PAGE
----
Closed but infinite space?

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I wonder if Universe with a positive curvature everywhere can be infinite.

As an example I see a spring: you make a full rotation, but you dont get into the same place, but another place.

Spring is 1-dimensional object (line) so curvature is not defined for it. But is it possible for the higher dimensional surfaces?
 

HallsofIvy

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I wonder if Universe with a positive curvature everywhere can be infinite.

As an example I see a spring: you make a full rotation, but you dont get into the same place, but another place.

Spring is 1-dimensional object (line) so curvature is not defined for it. But is it possible for the higher dimensional surfaces?
The curvature of a line certainly is defined: it is 0. In any case, yes, it is possible for a 3 dimensional spaced, with positive curvature to have infinite volume. The curvature would have to have 0 as greatest lower bound.
 
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I wonder if Universe with a positive curvature everywhere can be infinite.

As an example I see a spring: you make a full rotation, but you dont get into the same place, but another place.

Spring is 1-dimensional object (line) so curvature is not defined for it. But is it possible for the higher dimensional surfaces?
A simple example would be a parabaloid of revolution. Note that the Gauss curvature falls to zero as you move far away from the apex.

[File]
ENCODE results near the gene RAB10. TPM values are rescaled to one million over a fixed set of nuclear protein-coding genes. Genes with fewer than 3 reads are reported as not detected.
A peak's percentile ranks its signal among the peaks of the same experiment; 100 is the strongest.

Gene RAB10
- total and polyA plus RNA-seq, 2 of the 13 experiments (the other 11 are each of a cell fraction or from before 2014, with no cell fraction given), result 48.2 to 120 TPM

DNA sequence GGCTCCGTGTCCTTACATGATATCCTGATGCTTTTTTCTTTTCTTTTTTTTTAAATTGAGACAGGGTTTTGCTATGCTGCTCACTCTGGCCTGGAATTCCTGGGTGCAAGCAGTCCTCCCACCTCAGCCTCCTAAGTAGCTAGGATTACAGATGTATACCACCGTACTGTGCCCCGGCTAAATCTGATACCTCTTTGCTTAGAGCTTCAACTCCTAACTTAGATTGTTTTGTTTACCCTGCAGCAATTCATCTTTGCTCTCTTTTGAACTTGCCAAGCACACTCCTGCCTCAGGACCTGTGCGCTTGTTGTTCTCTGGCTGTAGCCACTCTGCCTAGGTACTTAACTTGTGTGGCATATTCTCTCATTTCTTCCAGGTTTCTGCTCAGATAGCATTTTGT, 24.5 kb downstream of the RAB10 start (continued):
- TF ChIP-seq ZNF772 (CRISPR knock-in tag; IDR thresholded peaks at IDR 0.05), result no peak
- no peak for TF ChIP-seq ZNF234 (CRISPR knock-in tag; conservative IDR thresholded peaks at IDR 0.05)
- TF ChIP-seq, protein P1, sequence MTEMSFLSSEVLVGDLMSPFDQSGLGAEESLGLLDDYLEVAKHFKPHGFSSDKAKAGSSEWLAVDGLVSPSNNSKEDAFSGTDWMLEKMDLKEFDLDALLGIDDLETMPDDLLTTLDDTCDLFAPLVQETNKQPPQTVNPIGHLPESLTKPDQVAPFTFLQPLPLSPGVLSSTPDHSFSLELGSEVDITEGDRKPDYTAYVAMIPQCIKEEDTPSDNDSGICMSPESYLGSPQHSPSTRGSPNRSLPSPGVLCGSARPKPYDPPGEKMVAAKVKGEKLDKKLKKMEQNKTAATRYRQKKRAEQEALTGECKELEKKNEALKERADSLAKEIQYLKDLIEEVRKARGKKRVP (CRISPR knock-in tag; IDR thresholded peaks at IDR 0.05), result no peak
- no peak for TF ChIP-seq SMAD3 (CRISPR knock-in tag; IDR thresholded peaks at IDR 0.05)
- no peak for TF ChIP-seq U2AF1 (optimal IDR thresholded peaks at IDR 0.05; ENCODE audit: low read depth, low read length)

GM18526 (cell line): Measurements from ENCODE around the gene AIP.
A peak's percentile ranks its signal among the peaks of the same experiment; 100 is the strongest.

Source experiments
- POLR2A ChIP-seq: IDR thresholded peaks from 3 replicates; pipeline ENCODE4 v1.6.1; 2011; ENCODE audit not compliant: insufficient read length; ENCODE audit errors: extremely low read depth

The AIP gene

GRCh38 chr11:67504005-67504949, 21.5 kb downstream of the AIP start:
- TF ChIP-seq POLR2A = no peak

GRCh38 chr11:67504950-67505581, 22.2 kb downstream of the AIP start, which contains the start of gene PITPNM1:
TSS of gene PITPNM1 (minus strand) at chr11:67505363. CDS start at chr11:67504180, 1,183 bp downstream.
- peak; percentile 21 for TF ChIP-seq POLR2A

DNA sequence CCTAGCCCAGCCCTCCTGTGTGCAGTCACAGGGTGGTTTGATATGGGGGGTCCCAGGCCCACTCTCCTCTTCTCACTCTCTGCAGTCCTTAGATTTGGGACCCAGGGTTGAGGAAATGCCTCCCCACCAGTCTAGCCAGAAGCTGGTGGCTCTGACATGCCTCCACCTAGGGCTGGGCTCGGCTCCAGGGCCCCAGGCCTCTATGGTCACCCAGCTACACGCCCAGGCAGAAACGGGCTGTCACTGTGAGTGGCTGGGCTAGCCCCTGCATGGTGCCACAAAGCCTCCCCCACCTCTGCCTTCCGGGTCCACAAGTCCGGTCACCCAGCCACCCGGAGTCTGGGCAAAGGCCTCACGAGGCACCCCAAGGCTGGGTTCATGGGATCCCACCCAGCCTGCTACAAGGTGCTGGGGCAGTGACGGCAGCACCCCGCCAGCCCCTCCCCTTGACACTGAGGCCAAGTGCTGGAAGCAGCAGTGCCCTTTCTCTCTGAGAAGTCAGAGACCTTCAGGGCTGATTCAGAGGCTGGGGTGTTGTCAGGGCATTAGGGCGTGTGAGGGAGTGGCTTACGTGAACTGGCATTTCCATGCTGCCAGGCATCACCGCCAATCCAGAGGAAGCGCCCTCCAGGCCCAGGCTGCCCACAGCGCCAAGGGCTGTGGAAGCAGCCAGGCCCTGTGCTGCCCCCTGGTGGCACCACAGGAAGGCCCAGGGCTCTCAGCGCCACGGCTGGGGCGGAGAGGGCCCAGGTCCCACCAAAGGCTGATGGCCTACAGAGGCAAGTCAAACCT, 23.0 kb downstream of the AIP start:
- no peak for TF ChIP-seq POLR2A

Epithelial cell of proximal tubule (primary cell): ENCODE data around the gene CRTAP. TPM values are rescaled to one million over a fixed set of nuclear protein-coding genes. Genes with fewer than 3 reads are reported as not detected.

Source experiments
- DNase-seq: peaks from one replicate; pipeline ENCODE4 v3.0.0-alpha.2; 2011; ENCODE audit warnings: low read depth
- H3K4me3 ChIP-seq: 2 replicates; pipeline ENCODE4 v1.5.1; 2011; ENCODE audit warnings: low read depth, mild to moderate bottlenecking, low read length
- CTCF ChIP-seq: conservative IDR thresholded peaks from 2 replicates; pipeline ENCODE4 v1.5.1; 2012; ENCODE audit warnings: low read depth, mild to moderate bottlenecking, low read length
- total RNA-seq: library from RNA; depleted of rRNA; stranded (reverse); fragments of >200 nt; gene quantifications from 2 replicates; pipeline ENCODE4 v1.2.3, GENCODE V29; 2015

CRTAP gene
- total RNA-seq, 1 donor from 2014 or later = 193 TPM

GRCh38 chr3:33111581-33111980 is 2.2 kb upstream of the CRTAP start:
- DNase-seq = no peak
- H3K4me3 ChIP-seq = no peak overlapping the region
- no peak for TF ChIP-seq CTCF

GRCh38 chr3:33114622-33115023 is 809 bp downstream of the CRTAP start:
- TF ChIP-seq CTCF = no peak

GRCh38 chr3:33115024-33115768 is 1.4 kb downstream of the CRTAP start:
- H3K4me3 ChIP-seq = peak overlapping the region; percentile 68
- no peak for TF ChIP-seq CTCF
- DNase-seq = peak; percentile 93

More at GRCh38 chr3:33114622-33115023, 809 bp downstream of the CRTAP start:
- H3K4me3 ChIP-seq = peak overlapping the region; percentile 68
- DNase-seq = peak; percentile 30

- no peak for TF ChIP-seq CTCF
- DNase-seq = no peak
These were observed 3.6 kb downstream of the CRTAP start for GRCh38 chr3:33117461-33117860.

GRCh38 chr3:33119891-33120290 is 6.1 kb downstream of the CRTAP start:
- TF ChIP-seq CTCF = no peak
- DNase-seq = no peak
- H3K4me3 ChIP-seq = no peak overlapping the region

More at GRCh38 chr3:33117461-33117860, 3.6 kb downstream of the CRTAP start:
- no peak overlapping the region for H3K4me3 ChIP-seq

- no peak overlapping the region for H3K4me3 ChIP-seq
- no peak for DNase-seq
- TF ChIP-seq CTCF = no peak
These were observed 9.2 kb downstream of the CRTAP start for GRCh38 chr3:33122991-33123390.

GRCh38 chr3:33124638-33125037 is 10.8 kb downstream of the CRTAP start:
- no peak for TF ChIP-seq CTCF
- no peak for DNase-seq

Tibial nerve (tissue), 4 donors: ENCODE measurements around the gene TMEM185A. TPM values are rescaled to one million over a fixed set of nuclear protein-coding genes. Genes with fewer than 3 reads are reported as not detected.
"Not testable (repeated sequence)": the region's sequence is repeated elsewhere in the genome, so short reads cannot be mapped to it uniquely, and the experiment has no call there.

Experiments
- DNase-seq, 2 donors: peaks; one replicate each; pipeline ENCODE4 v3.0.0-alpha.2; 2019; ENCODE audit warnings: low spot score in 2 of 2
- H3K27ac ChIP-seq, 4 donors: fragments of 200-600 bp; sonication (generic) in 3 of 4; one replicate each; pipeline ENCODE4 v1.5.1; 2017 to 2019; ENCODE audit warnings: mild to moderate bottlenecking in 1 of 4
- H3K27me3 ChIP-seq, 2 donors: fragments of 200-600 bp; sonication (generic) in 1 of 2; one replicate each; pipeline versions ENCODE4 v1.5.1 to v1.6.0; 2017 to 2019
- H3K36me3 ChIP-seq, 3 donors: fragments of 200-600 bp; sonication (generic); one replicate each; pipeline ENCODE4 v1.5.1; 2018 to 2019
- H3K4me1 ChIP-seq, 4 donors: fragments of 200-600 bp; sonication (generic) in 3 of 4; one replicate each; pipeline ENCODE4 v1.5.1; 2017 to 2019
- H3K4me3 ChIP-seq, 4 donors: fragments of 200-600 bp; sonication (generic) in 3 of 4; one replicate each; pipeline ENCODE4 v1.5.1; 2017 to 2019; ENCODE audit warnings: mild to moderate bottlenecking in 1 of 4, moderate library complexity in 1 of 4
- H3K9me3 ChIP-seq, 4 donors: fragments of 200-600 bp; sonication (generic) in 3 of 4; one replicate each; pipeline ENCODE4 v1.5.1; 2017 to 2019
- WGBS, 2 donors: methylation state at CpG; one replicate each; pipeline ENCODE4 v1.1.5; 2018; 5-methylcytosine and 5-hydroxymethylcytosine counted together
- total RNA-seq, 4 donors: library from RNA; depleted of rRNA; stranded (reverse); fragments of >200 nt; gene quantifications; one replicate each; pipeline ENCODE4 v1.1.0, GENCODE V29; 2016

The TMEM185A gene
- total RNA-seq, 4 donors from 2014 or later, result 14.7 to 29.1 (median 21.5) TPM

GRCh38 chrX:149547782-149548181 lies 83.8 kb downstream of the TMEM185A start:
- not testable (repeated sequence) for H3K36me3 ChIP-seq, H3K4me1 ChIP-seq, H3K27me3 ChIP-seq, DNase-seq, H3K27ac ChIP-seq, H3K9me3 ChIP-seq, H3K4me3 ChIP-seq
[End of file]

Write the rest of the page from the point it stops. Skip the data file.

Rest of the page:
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A simple example would be a parabaloid of revolution. Note that the Gauss curvature falls to zero as you move far away from the apex.
Ha, this is correct!
I have to change my original question, I need to add "positive curvature, constant everywhere"
 

HallsofIvy

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In that case the hyper-volume is finite and, in fact, can be given as a standard formula in terms of the curvature, [itex]\kappa[/itex], and dimension, n:
[tex]V= \frac{\pi^{n/2}}{\Gamma(1+ n/2)\kappa^n}[/tex].

Note that if n is odd, [itex]\Gamma(1+ n/2)[/itex] and [itex]\pi^{n/2}[/itex] will both involve a square root of [itex]\pi[/itex] so this equation always has [itex]\pi[/itex] to an integer power.
 
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Wait, wait. I understand the classical view.

Curvature is positive everywhere, so surface must intersect with itself. Intersect, if we look at the manifold.

But what if it does not intersect? And when we complete a full cycle around a sphere we end not in the same place, but in another place? (an analogy with a spiral spring)

That set of points can not be put in any manifold... so may be it can not be called 'space'. But still.. what properties of space we need to sacrifice in order to make such object?

In general, I am interested in how curvature defines the topology. As far as I know, I does not.... hence any facts about the topology of our curved space (General Relativity) are not falsifiable?
 

Hurkyl

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But what if it does not intersect?
You can prove that it does. Here's a fun hands-on example that will (hopefully) convey what I think the main proof idea is.


In this exercise, we will be drawing triangles. The sides of the triangle don't need to be straight, but they have to have three vertices and three edges.

Your goal is to draw triangles so that exactly four triangles meet at a vertex. Of course, adjacent triangles at a vertex must share a side. So, initially you might have something that looks like this:
Code:
   *
  /|\
 / | \
*--*--*
 \ | /
  \|/
   *
How many more triangles can you add? I claim that the best you can do 6 vertices and 7 triangles, with exactly three edges lying on the outside of the diagram. (If you wanted, you could include the "outside" as an 8th triangle)

Try the same example again, but this time have exactly 5 triangles meet at a vertex. How many triangles can you draw now? (12 vertices, 19 triangles, and the outside)